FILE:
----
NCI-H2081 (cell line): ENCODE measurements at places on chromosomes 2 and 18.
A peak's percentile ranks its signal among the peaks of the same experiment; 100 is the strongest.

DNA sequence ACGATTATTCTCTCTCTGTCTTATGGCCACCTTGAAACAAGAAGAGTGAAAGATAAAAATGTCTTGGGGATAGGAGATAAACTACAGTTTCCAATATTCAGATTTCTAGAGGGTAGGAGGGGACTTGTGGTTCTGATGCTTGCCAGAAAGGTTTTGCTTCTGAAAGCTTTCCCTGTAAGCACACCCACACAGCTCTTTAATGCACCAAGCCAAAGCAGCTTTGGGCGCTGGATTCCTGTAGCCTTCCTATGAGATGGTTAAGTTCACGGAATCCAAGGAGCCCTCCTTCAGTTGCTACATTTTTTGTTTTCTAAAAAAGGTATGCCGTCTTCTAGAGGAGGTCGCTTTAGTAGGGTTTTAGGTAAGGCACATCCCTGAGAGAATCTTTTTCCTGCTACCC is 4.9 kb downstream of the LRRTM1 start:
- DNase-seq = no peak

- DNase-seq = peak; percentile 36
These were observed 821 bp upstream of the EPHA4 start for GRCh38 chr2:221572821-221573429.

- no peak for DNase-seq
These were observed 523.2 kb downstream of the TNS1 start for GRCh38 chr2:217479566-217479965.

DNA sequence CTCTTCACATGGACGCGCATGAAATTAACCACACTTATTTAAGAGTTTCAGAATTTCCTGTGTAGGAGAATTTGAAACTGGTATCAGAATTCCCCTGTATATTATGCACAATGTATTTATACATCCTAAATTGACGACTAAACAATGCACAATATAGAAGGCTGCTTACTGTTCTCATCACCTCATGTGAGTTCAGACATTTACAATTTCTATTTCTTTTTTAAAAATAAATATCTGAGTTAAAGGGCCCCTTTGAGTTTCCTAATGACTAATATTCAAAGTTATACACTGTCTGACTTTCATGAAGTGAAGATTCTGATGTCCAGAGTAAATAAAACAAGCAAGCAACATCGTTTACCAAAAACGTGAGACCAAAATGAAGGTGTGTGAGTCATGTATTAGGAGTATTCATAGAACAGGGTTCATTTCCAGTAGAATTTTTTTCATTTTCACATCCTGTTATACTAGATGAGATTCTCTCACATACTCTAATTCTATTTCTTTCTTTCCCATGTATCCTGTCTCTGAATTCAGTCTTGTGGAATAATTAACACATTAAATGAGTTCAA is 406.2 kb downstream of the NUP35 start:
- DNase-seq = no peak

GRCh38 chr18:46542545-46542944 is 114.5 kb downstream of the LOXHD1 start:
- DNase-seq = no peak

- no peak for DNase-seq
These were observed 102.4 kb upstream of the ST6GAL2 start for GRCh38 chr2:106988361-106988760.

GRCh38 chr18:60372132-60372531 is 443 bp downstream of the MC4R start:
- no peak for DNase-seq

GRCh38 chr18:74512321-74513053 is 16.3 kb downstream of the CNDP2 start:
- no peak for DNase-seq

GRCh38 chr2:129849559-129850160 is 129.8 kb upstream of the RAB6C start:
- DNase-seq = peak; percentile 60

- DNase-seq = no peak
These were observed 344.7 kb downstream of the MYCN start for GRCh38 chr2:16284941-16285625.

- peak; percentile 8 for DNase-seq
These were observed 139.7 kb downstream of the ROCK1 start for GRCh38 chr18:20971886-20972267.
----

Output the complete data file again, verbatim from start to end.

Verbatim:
NCI-H2081 (cell line): ENCODE measurements at places on chromosomes 2 and 18.
A peak's percentile ranks its signal among the peaks of the same experiment; 100 is the strongest.

DNA sequence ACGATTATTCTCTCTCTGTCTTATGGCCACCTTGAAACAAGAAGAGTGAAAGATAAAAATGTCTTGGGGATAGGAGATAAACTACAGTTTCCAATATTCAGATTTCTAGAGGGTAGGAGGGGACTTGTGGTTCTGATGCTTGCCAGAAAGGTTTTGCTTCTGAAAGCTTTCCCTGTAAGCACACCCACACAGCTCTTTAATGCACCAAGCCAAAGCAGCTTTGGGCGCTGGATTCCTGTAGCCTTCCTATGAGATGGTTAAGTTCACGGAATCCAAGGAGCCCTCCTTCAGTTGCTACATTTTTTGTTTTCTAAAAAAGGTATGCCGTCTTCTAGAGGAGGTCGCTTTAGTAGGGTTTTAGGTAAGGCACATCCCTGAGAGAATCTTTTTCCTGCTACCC is 4.9 kb downstream of the LRRTM1 start:
- DNase-seq = no peak

- DNase-seq = peak; percentile 36
These were observed 821 bp upstream of the EPHA4 start for GRCh38 chr2:221572821-221573429.

- no peak for DNase-seq
These were observed 523.2 kb downstream of the TNS1 start for GRCh38 chr2:217479566-217479965.

DNA sequence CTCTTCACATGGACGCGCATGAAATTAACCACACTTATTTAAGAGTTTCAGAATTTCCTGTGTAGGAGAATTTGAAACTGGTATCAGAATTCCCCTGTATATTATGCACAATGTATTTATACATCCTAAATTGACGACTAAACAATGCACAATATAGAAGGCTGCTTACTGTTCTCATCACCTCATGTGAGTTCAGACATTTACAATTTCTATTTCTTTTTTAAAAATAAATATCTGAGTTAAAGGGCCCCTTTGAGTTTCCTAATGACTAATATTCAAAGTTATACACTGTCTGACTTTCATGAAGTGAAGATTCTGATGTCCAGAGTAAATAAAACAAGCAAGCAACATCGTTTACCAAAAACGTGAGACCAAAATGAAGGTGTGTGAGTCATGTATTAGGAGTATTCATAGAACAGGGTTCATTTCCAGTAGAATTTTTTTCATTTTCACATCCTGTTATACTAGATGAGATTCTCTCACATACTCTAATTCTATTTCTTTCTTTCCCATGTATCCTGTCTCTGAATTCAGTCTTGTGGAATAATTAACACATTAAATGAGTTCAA is 406.2 kb downstream of the NUP35 start:
- DNase-seq = no peak

GRCh38 chr18:46542545-46542944 is 114.5 kb downstream of the LOXHD1 start:
- DNase-seq = no peak

- no peak for DNase-seq
These were observed 102.4 kb upstream of the ST6GAL2 start for GRCh38 chr2:106988361-106988760.

GRCh38 chr18:60372132-60372531 is 443 bp downstream of the MC4R start:
- no peak for DNase-seq

GRCh38 chr18:74512321-74513053 is 16.3 kb downstream of the CNDP2 start:
- no peak for DNase-seq

GRCh38 chr2:129849559-129850160 is 129.8 kb upstream of the RAB6C start:
- DNase-seq = peak; percentile 60

- DNase-seq = no peak
These were observed 344.7 kb downstream of the MYCN start for GRCh38 chr2:16284941-16285625.

- peak; percentile 8 for DNase-seq
These were observed 139.7 kb downstream of the ROCK1 start for GRCh38 chr18:20971886-20972267.